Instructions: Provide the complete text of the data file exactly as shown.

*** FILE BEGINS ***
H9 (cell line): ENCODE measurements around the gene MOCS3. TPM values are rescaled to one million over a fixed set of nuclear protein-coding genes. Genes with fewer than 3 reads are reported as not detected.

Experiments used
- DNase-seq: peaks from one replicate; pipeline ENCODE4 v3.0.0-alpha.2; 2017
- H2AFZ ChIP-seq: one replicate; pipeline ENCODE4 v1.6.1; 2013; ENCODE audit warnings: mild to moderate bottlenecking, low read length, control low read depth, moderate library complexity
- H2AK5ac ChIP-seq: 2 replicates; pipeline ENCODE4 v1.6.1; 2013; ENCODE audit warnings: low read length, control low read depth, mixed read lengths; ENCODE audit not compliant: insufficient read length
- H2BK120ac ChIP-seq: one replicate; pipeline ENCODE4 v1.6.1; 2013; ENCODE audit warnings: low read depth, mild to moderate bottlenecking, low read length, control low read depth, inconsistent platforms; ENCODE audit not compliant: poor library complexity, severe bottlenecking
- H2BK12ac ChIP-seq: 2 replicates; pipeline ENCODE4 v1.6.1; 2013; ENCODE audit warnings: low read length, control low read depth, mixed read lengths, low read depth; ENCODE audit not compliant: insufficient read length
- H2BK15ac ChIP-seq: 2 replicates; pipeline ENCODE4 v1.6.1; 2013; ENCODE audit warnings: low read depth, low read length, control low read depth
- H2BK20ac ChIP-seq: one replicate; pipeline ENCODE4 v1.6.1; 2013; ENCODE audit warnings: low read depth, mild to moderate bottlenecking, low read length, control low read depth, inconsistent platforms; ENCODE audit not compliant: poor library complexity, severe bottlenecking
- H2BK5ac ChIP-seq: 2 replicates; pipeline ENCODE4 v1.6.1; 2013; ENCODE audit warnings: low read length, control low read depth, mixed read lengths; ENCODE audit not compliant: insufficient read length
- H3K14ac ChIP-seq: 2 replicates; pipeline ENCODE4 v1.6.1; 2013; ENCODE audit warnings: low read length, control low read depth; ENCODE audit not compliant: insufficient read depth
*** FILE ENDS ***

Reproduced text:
H9 (cell line): ENCODE measurements around the gene MOCS3. TPM values are rescaled to one million over a fixed set of nuclear protein-coding genes. Genes with fewer than 3 reads are reported as not detected.

Experiments used
- DNase-seq: peaks from one replicate; pipeline ENCODE4 v3.0.0-alpha.2; 2017
- H2AFZ ChIP-seq: one replicate; pipeline ENCODE4 v1.6.1; 2013; ENCODE audit warnings: mild to moderate bottlenecking, low read length, control low read depth, moderate library complexity
- H2AK5ac ChIP-seq: 2 replicates; pipeline ENCODE4 v1.6.1; 2013; ENCODE audit warnings: low read length, control low read depth, mixed read lengths; ENCODE audit not compliant: insufficient read length
- H2BK120ac ChIP-seq: one replicate; pipeline ENCODE4 v1.6.1; 2013; ENCODE audit warnings: low read depth, mild to moderate bottlenecking, low read length, control low read depth, inconsistent platforms; ENCODE audit not compliant: poor library complexity, severe bottlenecking
- H2BK12ac ChIP-seq: 2 replicates; pipeline ENCODE4 v1.6.1; 2013; ENCODE audit warnings: low read length, control low read depth, mixed read lengths, low read depth; ENCODE audit not compliant: insufficient read length
- H2BK15ac ChIP-seq: 2 replicates; pipeline ENCODE4 v1.6.1; 2013; ENCODE audit warnings: low read depth, low read length, control low read depth
- H2BK20ac ChIP-seq: one replicate; pipeline ENCODE4 v1.6.1; 2013; ENCODE audit warnings: low read depth, mild to moderate bottlenecking, low read length, control low read depth, inconsistent platforms; ENCODE audit not compliant: poor library complexity, severe bottlenecking
- H2BK5ac ChIP-seq: 2 replicates; pipeline ENCODE4 v1.6.1; 2013; ENCODE audit warnings: low read length, control low read depth, mixed read lengths; ENCODE audit not compliant: insufficient read length
- H3K14ac ChIP-seq: 2 replicates; pipeline ENCODE4 v1.6.1; 2013; ENCODE audit warnings: low read length, control low read depth; ENCODE audit not compliant: insufficient read depth